Two recent cases that have come to light in the American media shed a fascinating light on something about the society as a whole. One is a case of a sportsman assaulting his wife. Here, there’s little sympathy for the man and condemnation of those who may have attempted to brush his wrongdoing under the carpet.

The other also concerns a sportsman, but he’s been charged with causing injury to his son when assaulting him with a switch. Here, the condemnation is far more muted with media articles pointing out that corporal punishment for one’s own child is legal in almost every American state.

Is the underlying message that physical force is still acceptable in society where there is a relationship that is unequal – for the powerful to use force over the weak? Therefore, the only reason for stopping domestic violence against women is that they are no longer to be treated as weak, but equal.

Isn’t there now enormous evidence that children brought up to believe that physical force is used in the home to exert power equations and to get things done “your way” have a greater likelihood of growing up to people who use violent force on other family members as adults?

People campaign hard enough to prevent abuse and violence towards animals and pets in the home. Do they care more about protecting defenseless animals than defenseless children because somehow there’s a historical hangover that a parent has propietory rights over their child?

Domestic violence of any description is not a person’s private business. We must be ready to condemn it in all its forms.

Teacher Professional Development

Again, grabbing a brief chance to share some interesting self development material for teachers. In this case, some material put together specifically as advice for new teachers. However, I believe there are valuable insights here for all experience levels.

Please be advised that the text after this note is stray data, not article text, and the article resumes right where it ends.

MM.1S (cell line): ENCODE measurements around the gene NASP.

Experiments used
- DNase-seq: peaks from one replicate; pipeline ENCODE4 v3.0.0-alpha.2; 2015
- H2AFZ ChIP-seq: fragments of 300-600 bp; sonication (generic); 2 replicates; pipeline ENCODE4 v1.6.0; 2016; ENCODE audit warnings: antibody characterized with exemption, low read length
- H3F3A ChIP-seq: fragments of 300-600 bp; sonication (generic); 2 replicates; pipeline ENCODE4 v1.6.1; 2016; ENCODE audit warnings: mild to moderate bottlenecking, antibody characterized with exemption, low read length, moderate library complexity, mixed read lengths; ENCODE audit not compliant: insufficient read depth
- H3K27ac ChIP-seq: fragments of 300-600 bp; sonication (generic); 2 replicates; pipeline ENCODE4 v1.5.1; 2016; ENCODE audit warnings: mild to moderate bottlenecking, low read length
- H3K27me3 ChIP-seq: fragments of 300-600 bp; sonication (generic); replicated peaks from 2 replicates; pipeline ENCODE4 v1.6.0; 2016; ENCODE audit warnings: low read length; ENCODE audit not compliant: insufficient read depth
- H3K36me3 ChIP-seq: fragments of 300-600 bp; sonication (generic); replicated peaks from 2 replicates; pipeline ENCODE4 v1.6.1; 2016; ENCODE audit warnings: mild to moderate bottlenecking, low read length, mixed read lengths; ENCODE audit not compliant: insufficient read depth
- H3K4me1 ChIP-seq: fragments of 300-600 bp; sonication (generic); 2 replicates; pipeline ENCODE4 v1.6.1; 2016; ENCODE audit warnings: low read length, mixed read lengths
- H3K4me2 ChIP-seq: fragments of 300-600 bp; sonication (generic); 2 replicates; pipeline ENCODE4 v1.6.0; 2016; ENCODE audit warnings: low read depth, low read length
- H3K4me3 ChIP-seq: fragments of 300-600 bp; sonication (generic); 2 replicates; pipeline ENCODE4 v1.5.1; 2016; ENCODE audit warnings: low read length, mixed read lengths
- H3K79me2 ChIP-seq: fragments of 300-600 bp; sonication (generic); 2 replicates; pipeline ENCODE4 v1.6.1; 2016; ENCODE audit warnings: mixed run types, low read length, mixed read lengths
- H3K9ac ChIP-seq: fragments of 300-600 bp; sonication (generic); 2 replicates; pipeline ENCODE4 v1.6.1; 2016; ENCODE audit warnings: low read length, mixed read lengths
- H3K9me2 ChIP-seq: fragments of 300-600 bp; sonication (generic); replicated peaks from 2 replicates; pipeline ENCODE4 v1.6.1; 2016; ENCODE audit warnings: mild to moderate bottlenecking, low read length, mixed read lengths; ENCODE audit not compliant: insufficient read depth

There are links here to 8 videos covering a variety of important topics for a fresh new teacher.

New teacher Guides

After you’ve watched these 8 videos I recommend clicking on the link in the top right of the page to go to TeachingChannel.com’s homepage. There you’ll find listings to many more videos covering all sorts of topics. It reminds me of the old ‘Teachers TV’ in the UK that made superb short films for teacher professional development until it was shut down due to withdrawal of government funding.

Marshmallows & Delayed Gratification

I felt very fortunate a few years ago when I first came across the writings of Alfie Kohn. The first pieces i read were ones in which he tore apart the weak ‘science’ behind purported studies that alleged academic and learning benefits from homework.

His book ‘Punished by Rewards’ has had a profound effect on many educators. Kohn gives us no choice but to question many of the simplistic beliefs that exist in society about how children are brought up and how schools should run. Over time, it might be concluded that on some things, Kohn himself is wrong, but nevertheless I believe he’s vitally important because far more people ought to be questioning and challenging in the ways that he does. He makes us think hard about what’s right for the child, what’s right for the learner – and that can only be a good thing.